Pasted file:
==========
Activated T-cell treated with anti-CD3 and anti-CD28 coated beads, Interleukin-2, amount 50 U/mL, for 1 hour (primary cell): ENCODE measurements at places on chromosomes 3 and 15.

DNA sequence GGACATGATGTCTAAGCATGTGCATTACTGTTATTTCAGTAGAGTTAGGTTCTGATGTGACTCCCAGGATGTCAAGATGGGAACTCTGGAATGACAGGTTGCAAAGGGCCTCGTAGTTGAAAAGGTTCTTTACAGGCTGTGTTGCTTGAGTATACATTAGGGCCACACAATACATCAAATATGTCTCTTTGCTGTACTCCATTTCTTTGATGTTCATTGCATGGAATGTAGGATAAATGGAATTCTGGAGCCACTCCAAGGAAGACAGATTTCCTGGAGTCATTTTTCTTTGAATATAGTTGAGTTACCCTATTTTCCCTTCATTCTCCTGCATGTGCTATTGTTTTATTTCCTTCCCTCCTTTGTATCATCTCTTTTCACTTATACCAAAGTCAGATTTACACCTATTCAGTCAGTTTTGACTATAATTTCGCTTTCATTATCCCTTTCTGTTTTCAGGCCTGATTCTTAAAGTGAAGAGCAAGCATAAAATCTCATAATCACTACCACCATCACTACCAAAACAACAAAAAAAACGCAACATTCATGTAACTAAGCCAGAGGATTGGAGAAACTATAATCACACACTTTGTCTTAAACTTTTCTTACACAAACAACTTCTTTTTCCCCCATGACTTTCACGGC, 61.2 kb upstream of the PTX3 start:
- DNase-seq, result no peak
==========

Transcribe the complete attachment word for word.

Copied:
Activated T-cell treated with anti-CD3 and anti-CD28 coated beads, Interleukin-2, amount 50 U/mL, for 1 hour (primary cell): ENCODE measurements at places on chromosomes 3 and 15.

DNA sequence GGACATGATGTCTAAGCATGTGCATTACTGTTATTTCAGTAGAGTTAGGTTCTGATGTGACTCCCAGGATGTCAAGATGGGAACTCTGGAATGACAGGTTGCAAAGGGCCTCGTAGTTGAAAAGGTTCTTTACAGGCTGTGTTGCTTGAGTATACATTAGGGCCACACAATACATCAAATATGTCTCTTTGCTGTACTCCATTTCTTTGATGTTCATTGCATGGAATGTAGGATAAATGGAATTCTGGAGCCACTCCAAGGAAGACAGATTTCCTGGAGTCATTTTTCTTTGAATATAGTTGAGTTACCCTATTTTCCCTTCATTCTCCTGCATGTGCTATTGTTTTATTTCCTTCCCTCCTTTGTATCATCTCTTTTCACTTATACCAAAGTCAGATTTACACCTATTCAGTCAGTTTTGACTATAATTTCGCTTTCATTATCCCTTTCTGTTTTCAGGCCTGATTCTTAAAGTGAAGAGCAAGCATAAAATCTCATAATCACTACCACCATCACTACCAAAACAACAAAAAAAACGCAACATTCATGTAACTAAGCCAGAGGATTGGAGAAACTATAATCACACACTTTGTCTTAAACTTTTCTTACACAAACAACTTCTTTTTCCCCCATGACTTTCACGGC, 61.2 kb upstream of the PTX3 start:
- DNase-seq, result no peak